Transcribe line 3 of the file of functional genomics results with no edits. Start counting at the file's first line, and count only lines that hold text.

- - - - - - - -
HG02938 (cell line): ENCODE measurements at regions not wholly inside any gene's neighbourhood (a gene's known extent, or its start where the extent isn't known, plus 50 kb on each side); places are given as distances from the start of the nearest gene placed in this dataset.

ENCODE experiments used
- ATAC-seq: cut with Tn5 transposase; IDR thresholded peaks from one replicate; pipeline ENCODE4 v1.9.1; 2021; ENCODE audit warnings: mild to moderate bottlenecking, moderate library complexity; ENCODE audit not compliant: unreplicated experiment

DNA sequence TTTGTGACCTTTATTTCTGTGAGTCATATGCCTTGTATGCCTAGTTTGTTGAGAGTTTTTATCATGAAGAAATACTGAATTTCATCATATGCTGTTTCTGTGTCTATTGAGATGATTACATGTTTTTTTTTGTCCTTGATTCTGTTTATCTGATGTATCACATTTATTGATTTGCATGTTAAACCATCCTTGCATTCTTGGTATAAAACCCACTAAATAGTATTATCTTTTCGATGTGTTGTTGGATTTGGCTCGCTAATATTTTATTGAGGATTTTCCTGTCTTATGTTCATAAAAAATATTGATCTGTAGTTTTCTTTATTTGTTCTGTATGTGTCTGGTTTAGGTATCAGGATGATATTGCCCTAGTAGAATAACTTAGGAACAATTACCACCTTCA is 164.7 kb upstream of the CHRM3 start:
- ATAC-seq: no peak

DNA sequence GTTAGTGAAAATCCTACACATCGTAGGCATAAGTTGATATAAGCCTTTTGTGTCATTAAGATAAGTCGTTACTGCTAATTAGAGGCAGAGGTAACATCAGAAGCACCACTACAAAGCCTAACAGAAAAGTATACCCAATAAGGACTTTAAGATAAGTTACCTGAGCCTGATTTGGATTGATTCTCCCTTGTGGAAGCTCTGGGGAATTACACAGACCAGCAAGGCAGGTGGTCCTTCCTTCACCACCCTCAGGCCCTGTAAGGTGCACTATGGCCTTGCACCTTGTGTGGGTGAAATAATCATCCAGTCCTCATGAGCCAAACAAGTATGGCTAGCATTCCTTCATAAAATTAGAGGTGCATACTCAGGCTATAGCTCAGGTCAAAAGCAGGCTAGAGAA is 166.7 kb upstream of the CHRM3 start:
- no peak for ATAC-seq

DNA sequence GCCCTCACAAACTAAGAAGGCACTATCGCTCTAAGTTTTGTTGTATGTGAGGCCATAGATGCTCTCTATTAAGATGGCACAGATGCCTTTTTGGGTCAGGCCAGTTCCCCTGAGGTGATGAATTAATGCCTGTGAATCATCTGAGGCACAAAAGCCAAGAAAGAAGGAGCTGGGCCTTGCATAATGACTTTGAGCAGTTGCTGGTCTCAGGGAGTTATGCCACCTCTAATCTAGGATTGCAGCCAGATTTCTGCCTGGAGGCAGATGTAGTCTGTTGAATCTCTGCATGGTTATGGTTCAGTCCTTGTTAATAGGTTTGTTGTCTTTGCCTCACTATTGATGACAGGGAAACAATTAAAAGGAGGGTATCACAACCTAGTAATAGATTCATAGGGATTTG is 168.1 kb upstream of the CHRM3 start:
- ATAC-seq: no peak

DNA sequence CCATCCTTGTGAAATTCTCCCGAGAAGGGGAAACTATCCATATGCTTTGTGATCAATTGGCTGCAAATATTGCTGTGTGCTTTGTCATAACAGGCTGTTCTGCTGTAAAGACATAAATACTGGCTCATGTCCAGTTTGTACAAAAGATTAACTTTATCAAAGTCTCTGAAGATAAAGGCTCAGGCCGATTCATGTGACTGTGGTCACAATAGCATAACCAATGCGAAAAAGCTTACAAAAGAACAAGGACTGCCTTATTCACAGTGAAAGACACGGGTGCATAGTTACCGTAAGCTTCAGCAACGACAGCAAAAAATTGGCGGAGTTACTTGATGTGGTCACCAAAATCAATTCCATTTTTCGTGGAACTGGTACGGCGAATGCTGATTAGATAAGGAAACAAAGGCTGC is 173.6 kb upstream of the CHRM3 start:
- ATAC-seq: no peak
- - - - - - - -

- ATAC-seq: cut with Tn5 transposase; IDR thresholded peaks from one replicate; pipeline ENCODE4 v1.9.1; 2021; ENCODE audit warnings: mild to moderate bottlenecking, moderate library complexity; ENCODE audit not compliant: unreplicated experiment